Ask a spectator what his initials are, and print them on the wide surface of a lump of sugar. Use a pencil with a soft lead or pen with indelible ink. After you have written the initials, secretly press your right thumb down hard on top of the initials, and they will be printed on it. Drop the sugar into a glass of water with initials faceup so they may be seen. Take the spectator's right hand in your right hand, his palm down, your thumb (with the imprint) next to his palm, and your fingers over the back of his hand. Ask him to place his hand, palm down, over the mouth of the glass. Press your thumb slightly against his palm and transfer the initials to his hand.

Tell everyone to watch the initials disappear from the sugar, as the sugar dissolves. When the letters are gone from the sugar, ask the spectator to turn his hand over, and he will find that the initials have transferred themselves from the sugar to his hand.

THE PAPER NAPKIN BALLS

You make some small paper balls from a paper napkin. They multiply, vanish, and reappear in a surprising way. Before you start, place a small paper ball made from 1, 3 of a paper napkin into your right coat pocket, along with a quarter. When you are ready to start the trick take a fresh paper napkin and, in front of your audience, tear it into three parts. Roll each part into a paper ball, and place them on the table.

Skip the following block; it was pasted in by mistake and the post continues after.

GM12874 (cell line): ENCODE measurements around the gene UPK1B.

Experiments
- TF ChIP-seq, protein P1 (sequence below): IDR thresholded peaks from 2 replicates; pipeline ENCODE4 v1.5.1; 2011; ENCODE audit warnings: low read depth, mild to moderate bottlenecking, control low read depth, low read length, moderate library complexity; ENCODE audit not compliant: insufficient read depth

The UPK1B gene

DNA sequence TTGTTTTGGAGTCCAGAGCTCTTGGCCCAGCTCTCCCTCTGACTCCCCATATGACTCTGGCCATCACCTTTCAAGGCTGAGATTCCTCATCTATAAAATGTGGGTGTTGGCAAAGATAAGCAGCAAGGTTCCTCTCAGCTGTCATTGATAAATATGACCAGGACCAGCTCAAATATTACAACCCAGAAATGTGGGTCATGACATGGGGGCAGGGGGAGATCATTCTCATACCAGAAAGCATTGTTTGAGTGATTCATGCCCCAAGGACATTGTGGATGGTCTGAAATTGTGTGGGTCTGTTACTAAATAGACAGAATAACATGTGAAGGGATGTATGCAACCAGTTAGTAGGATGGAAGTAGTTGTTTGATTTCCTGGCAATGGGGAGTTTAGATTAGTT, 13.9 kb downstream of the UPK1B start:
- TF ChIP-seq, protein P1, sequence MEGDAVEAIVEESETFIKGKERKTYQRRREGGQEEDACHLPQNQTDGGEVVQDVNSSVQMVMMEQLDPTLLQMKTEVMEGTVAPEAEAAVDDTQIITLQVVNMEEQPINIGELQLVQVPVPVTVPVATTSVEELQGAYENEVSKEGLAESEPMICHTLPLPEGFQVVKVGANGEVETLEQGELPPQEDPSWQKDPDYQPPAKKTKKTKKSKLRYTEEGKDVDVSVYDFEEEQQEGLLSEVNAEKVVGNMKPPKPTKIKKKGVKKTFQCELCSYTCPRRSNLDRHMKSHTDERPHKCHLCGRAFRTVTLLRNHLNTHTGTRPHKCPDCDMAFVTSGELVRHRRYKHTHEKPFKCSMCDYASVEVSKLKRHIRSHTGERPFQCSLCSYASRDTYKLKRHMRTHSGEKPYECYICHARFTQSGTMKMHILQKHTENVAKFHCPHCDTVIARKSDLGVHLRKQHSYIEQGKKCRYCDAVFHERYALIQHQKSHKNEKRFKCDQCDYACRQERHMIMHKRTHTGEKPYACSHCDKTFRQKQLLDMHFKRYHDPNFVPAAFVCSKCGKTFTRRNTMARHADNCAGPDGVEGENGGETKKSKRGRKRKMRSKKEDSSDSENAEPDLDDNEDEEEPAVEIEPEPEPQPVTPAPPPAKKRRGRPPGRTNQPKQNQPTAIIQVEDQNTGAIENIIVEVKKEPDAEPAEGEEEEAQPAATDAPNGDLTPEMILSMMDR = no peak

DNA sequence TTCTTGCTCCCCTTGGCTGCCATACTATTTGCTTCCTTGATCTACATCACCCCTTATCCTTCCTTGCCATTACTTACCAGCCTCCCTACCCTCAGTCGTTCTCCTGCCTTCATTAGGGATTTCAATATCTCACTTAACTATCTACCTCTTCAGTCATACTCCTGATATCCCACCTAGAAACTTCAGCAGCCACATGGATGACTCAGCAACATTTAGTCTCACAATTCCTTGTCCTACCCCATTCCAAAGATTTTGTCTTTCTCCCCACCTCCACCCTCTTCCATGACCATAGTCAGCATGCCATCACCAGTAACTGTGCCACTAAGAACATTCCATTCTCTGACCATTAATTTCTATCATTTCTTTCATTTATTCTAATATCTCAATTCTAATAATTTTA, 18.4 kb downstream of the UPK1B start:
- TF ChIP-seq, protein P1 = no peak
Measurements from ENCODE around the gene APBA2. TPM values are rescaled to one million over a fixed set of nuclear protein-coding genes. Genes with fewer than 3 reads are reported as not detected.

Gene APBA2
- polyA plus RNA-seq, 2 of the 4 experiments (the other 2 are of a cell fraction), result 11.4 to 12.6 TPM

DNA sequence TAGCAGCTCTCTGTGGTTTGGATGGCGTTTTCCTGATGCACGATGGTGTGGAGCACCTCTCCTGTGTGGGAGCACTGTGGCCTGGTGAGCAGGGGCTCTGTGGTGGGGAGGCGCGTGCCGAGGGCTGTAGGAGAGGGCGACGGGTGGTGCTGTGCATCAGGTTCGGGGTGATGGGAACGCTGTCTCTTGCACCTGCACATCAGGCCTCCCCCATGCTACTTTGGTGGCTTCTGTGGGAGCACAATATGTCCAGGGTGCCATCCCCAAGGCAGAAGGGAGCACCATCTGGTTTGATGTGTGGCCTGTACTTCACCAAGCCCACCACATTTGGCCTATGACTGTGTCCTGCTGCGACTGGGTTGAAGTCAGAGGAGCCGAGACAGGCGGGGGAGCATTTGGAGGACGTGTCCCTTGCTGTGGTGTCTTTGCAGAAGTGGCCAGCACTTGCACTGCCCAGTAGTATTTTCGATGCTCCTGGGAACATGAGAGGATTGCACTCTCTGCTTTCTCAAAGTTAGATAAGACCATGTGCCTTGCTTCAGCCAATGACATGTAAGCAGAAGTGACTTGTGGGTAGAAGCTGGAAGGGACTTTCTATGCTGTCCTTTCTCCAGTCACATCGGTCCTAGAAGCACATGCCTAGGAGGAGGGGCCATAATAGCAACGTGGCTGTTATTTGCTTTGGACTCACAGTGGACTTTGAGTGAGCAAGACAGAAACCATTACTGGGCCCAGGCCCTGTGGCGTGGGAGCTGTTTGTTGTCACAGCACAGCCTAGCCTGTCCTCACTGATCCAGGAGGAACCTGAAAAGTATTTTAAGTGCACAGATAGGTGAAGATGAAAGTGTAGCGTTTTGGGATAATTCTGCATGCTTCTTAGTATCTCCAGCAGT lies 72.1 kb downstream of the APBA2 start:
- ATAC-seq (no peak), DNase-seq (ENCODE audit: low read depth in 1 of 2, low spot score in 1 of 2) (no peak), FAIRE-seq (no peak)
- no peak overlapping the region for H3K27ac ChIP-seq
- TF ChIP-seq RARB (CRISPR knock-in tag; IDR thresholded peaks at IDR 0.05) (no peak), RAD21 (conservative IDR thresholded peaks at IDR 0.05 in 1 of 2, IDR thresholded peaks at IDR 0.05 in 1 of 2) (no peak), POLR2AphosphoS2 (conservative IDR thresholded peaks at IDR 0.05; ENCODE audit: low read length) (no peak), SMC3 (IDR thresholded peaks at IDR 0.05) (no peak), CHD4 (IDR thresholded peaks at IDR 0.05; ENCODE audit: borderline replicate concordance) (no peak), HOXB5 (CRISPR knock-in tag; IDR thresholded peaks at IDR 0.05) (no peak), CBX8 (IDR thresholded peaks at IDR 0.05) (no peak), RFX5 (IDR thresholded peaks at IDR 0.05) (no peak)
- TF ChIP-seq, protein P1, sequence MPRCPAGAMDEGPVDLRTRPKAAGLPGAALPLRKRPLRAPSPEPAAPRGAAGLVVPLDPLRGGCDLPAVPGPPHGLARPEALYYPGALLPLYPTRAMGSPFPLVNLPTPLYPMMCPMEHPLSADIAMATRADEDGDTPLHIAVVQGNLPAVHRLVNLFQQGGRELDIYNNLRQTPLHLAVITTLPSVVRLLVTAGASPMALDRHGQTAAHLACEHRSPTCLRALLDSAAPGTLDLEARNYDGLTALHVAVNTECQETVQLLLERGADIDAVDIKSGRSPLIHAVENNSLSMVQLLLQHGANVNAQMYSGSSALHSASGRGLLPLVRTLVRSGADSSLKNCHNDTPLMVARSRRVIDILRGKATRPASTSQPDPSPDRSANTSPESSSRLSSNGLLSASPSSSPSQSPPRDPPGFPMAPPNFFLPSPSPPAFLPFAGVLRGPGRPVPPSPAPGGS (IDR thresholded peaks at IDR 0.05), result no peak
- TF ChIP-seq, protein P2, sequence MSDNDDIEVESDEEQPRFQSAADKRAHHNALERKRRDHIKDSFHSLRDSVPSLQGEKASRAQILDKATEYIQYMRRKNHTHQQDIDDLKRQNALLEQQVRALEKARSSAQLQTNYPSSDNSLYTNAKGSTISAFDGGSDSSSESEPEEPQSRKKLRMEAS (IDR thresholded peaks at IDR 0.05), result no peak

To start just ask someone how many balls he sees and as you talk, casually reach in your pocket and get the extra ball in your right hand in the finger-palm position (page 9). Your right hand is palm-down on the table and your left hand palm-up. Reach over with your right hand and pick up a ball with your thumb and forefinger. Place it into your left hand and say, "One." Pick up another ball and place it, along with the palmed ball, in your left hand saying, "Two." Quickly close your left hand. Pick up the third ball with your right hand and say, "This one I'll place in my pocket." Place your right hand in your pocket, but finger-palm the ball and bring your hand out again with the ball, and place your hand, palm-down on the table.

Now say, "How many balls are in my left hand?" Someone answers: "Two." Open your left hand and let the three balls drop on the table. "You're not paying attention. I'll do it again. Watch! I'll place one in my left hand." Pick up a ball with your right hand and place it (and the palmed ball) in your left hand. Close your left hand so that the extra ball won't be seen. Pick up another ball and place it in your left fist, through the top (thumb up). "This one I'll place in my pocket." Pick up the third ball and leave it in your pocket.